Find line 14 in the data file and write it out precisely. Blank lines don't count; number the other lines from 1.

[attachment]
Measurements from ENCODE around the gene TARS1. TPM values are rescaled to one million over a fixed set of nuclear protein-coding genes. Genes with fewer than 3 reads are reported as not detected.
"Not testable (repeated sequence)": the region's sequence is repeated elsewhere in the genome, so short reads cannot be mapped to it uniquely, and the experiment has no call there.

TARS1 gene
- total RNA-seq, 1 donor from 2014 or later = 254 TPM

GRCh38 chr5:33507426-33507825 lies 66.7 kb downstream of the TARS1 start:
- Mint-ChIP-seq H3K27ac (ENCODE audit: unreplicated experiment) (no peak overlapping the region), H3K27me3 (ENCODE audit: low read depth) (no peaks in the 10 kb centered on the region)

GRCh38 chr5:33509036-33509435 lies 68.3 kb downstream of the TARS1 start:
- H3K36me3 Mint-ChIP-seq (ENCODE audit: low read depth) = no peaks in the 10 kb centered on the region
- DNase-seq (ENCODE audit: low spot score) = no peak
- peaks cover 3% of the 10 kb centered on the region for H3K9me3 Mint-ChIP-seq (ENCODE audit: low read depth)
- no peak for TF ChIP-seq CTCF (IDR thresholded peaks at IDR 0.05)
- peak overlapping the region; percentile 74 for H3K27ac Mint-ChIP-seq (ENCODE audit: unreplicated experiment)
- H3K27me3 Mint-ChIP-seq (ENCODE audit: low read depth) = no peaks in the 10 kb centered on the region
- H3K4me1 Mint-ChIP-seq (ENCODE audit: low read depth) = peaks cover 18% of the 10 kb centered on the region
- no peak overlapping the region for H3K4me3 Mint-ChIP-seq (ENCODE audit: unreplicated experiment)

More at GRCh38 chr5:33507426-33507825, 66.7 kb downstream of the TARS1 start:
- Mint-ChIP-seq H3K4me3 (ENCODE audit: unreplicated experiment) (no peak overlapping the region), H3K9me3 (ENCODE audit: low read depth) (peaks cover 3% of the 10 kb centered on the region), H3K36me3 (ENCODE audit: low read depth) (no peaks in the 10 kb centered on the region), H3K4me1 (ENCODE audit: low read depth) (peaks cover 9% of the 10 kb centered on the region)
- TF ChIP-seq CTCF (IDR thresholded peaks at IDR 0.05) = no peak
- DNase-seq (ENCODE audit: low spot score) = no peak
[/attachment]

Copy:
- H3K4me1 Mint-ChIP-seq (ENCODE audit: low read depth) = peaks cover 18% of the 10 kb centered on the region